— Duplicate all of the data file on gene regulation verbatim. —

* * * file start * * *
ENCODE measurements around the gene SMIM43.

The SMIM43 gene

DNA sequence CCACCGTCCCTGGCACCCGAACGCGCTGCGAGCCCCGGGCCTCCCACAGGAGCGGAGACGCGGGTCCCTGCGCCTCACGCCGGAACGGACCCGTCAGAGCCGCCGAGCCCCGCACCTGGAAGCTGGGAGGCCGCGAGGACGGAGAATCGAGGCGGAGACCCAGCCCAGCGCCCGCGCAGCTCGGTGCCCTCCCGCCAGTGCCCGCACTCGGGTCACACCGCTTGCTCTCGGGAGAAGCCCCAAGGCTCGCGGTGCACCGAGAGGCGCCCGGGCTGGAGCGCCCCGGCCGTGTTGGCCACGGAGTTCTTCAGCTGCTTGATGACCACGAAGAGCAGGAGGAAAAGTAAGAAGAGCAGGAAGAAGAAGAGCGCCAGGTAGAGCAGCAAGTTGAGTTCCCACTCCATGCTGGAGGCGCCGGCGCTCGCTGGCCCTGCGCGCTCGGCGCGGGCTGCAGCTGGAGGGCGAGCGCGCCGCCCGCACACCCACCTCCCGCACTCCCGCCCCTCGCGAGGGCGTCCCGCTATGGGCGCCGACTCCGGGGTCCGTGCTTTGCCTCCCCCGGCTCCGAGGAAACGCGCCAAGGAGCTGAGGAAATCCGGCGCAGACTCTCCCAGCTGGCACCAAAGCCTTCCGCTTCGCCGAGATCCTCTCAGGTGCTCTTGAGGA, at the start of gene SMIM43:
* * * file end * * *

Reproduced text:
ENCODE measurements around the gene SMIM43.

The SMIM43 gene

DNA sequence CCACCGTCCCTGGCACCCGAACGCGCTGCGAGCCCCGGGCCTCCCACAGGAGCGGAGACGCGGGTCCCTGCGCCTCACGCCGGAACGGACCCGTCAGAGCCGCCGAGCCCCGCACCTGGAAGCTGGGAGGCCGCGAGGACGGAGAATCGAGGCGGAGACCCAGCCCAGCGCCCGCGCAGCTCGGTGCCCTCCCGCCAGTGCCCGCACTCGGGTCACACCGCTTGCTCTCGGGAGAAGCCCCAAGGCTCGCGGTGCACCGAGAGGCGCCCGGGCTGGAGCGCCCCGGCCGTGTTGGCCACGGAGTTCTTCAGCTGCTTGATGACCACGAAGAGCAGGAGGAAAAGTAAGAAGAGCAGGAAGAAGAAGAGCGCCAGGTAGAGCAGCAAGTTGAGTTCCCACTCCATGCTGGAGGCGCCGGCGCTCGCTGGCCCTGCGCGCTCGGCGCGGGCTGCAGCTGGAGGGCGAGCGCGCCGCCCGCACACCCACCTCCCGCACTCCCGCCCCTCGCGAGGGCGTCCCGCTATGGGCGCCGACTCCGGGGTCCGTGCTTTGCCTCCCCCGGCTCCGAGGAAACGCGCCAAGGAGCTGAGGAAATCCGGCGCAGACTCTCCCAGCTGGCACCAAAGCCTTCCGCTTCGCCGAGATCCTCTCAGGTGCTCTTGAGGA, at the start of gene SMIM43: